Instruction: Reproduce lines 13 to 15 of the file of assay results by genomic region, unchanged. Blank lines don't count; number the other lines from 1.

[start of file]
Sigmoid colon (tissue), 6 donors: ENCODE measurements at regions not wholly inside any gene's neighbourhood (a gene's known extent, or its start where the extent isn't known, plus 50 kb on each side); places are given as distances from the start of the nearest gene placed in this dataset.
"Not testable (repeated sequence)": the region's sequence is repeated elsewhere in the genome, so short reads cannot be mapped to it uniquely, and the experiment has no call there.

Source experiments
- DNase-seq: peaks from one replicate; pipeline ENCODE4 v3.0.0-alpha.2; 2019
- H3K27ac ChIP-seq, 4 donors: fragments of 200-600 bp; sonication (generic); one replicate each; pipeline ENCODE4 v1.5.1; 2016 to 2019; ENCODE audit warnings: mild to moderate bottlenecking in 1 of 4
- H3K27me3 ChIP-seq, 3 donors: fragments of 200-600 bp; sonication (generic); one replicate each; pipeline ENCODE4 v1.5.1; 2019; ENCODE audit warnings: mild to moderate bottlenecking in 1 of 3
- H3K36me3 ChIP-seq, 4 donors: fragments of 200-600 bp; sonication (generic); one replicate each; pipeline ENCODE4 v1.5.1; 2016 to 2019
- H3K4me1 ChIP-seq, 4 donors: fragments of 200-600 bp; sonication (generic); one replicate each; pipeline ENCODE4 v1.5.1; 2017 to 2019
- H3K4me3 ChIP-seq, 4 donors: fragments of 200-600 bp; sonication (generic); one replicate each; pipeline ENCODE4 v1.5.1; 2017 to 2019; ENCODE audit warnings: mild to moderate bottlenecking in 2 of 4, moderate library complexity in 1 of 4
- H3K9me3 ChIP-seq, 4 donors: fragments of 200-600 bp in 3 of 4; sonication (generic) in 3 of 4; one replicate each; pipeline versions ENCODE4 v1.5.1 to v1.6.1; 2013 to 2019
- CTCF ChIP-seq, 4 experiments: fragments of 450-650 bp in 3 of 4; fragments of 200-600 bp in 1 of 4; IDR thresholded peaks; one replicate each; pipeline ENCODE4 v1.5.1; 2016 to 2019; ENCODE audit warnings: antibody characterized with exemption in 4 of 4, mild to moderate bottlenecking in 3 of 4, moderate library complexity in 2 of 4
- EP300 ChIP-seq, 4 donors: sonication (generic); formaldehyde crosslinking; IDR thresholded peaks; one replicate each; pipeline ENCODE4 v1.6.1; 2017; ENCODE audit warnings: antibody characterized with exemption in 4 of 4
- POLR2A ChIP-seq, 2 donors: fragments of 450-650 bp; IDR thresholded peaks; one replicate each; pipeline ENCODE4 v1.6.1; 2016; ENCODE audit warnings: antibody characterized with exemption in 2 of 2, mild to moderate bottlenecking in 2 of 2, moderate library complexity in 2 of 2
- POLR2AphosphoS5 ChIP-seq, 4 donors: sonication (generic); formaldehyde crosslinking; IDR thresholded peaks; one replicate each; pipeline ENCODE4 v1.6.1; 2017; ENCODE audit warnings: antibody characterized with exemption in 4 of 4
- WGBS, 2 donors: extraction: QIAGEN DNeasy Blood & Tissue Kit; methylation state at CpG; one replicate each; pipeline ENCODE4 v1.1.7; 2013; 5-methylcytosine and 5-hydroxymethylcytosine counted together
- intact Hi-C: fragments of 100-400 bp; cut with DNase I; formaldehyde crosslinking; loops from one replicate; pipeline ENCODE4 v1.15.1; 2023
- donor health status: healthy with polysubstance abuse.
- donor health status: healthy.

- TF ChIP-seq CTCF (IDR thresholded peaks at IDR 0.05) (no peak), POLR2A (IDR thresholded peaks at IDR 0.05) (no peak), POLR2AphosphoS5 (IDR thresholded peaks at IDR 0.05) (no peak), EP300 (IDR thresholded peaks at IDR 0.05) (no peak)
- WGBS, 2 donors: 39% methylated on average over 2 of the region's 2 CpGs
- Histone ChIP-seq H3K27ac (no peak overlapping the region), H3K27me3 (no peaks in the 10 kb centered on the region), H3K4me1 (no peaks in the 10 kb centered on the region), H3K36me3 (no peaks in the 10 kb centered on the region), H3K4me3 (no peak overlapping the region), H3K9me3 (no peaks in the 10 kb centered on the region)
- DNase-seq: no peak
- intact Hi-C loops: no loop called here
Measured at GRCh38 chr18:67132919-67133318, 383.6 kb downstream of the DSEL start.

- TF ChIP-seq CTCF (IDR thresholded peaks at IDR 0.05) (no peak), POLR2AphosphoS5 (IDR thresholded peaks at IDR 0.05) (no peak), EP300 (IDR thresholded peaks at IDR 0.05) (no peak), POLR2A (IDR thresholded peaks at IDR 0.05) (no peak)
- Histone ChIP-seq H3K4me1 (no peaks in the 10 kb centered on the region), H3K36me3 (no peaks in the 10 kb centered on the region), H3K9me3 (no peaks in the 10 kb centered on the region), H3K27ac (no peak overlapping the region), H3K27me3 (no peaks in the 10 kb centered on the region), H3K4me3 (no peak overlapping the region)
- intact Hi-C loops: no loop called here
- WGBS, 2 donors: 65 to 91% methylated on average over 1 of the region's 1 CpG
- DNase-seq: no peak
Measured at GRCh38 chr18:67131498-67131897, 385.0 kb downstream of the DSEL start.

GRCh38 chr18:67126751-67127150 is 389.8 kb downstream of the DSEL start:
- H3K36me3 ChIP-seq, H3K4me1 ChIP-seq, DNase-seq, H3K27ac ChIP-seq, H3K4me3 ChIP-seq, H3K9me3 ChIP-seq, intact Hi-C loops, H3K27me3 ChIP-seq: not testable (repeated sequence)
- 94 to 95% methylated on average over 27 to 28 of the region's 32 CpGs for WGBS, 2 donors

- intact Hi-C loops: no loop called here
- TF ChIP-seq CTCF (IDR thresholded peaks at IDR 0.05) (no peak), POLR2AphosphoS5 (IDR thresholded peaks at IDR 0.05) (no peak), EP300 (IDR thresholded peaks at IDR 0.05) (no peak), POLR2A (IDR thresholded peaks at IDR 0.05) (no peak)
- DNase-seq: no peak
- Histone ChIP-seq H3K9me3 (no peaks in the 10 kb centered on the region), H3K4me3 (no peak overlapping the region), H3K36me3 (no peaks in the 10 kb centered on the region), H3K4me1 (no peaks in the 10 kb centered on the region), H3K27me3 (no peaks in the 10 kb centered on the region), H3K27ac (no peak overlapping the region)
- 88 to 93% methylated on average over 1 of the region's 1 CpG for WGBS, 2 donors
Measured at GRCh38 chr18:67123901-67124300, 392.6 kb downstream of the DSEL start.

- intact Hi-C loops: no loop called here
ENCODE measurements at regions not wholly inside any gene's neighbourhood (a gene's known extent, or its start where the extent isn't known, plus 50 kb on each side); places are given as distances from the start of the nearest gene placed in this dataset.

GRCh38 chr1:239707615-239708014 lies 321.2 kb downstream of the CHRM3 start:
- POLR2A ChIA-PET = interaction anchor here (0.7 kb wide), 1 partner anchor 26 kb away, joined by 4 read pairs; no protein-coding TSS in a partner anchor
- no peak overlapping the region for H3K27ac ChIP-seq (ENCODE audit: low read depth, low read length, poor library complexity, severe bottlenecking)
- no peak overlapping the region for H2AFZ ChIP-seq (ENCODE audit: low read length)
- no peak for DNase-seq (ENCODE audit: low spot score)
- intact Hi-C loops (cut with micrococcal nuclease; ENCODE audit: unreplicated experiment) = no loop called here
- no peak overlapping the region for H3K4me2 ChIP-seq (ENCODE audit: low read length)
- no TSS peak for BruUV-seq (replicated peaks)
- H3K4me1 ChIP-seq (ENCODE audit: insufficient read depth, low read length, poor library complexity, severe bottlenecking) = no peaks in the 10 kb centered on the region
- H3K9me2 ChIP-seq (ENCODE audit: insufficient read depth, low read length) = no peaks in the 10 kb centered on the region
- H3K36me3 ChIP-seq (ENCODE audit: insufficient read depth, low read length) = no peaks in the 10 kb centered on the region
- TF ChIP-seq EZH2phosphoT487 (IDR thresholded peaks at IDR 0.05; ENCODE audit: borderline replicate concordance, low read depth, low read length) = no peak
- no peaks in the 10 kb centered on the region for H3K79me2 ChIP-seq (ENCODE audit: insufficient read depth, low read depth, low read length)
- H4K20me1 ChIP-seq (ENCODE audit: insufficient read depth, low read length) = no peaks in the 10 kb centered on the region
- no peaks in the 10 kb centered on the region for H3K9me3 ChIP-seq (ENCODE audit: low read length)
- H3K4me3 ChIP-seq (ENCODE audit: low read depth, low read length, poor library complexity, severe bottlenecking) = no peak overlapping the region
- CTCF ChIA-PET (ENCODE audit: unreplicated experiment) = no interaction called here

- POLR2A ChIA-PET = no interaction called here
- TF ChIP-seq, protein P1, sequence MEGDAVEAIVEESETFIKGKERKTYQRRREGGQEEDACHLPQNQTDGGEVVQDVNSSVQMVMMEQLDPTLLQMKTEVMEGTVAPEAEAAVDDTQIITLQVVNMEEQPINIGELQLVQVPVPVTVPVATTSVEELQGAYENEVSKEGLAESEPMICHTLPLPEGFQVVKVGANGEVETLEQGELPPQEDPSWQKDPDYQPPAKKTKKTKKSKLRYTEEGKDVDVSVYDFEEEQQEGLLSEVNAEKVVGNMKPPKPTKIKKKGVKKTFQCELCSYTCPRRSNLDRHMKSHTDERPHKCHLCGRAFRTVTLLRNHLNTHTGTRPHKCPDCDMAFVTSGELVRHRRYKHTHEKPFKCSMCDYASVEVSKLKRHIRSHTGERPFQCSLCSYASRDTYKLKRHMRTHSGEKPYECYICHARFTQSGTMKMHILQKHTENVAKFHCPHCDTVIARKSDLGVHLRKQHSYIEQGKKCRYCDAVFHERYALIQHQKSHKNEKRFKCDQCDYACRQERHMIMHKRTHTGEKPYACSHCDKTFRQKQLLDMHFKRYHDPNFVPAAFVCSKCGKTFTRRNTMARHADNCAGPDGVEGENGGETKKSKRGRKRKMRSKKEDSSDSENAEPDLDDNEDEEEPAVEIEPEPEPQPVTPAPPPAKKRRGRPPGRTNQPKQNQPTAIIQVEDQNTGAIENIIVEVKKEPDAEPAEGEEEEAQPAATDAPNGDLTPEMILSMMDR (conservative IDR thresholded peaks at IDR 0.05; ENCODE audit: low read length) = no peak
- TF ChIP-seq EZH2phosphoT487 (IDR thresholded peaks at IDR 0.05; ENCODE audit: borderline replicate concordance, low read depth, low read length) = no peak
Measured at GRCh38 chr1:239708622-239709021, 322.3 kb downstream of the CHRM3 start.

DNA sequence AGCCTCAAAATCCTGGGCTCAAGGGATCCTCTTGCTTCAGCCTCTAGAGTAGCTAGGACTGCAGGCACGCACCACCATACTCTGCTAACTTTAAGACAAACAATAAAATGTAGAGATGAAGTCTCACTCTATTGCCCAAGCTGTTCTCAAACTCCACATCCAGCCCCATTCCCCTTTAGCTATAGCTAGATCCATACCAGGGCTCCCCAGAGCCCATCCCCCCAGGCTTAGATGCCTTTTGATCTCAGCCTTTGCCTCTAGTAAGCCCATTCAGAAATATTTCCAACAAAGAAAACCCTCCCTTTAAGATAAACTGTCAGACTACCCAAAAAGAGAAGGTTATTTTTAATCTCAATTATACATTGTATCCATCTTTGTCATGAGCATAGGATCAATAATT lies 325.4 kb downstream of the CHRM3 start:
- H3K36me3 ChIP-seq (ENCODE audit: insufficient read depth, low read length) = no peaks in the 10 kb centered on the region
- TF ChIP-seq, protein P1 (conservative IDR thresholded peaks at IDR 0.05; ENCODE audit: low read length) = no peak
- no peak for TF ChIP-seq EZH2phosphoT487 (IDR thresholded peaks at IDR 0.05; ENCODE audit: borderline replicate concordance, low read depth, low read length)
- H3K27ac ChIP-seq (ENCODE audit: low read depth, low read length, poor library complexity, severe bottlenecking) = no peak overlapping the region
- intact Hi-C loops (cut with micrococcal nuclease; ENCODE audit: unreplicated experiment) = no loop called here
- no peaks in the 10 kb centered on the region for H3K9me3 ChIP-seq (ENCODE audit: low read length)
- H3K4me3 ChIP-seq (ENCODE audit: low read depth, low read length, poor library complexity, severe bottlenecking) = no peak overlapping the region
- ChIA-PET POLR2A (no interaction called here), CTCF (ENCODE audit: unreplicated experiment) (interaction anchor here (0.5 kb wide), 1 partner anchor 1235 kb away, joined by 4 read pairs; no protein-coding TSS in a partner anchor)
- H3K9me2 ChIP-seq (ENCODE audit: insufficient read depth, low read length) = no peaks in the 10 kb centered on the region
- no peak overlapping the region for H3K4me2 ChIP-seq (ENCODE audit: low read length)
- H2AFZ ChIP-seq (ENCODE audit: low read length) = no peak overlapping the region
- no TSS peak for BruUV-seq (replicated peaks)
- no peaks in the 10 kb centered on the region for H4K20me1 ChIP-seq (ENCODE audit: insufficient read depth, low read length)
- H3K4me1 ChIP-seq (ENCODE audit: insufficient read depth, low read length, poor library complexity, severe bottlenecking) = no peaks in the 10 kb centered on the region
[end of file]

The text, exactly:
- POLR2A ChIP-seq, 2 donors: fragments of 450-650 bp; IDR thresholded peaks; one replicate each; pipeline ENCODE4 v1.6.1; 2016; ENCODE audit warnings: antibody characterized with exemption in 2 of 2, mild to moderate bottlenecking in 2 of 2, moderate library complexity in 2 of 2
- POLR2AphosphoS5 ChIP-seq, 4 donors: sonication (generic); formaldehyde crosslinking; IDR thresholded peaks; one replicate each; pipeline ENCODE4 v1.6.1; 2017; ENCODE audit warnings: antibody characterized with exemption in 4 of 4
- WGBS, 2 donors: extraction: QIAGEN DNeasy Blood & Tissue Kit; methylation state at CpG; one replicate each; pipeline ENCODE4 v1.1.7; 2013; 5-methylcytosine and 5-hydroxymethylcytosine counted together